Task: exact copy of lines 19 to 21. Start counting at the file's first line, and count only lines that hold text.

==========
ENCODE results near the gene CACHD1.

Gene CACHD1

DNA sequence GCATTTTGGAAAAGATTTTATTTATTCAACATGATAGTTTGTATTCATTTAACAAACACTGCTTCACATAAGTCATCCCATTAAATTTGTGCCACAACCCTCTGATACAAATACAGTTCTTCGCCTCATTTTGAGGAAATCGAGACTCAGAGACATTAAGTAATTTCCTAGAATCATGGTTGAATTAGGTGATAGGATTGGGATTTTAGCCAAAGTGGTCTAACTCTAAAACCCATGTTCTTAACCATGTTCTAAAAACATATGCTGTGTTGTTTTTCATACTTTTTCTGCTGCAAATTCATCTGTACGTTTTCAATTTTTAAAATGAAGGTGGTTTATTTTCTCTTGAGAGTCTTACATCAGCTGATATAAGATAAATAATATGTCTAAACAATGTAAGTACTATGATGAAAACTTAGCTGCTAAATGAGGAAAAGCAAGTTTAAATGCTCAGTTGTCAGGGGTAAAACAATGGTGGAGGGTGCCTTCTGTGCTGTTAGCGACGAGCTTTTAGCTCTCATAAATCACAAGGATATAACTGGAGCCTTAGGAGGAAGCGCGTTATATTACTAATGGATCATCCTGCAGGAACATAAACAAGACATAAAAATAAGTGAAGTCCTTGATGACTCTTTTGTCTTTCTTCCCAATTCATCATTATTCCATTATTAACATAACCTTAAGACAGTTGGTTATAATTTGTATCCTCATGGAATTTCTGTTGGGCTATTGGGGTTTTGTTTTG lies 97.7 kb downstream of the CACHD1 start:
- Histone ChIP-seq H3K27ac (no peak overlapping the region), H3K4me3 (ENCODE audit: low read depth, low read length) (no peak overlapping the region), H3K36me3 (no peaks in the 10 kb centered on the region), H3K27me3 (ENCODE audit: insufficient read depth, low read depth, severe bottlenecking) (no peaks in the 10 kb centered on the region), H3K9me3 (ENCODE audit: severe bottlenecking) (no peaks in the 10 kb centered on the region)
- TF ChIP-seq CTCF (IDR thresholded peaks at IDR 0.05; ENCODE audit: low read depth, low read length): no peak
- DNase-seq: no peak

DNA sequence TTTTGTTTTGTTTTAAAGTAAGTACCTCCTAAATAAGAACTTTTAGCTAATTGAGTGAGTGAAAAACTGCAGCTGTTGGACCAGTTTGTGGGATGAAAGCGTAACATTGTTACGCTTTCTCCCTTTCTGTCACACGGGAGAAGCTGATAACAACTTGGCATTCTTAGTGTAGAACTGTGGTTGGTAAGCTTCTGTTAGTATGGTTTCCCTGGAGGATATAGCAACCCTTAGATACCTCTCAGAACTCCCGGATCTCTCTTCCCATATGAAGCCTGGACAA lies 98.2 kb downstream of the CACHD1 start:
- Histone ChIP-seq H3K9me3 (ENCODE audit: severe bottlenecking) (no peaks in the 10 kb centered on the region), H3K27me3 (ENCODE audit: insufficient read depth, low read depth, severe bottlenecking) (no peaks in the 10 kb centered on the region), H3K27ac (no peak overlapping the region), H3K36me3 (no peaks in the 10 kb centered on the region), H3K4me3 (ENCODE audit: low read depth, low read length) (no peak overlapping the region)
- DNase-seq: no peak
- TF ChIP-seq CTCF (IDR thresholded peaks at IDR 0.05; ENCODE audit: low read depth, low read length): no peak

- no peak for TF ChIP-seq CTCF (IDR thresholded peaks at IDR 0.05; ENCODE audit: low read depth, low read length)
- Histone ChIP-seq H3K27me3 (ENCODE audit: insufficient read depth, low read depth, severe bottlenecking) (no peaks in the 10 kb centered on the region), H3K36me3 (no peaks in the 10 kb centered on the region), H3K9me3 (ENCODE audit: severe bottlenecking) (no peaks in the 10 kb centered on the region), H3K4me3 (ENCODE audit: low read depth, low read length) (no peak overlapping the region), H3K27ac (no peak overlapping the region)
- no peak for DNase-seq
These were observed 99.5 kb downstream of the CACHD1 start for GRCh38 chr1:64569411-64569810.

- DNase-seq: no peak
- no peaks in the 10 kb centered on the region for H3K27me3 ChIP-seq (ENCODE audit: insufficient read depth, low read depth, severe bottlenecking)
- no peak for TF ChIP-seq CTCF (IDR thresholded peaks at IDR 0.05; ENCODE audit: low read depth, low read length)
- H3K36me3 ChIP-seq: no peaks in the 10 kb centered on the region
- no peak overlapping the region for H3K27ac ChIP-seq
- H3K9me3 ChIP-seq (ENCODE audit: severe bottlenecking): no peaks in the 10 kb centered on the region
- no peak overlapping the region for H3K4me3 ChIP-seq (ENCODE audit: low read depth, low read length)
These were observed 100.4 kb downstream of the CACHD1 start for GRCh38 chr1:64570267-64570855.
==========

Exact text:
- no peak overlapping the region for H3K27ac ChIP-seq
- H3K9me3 ChIP-seq (ENCODE audit: severe bottlenecking): no peaks in the 10 kb centered on the region
- no peak overlapping the region for H3K4me3 ChIP-seq (ENCODE audit: low read depth, low read length)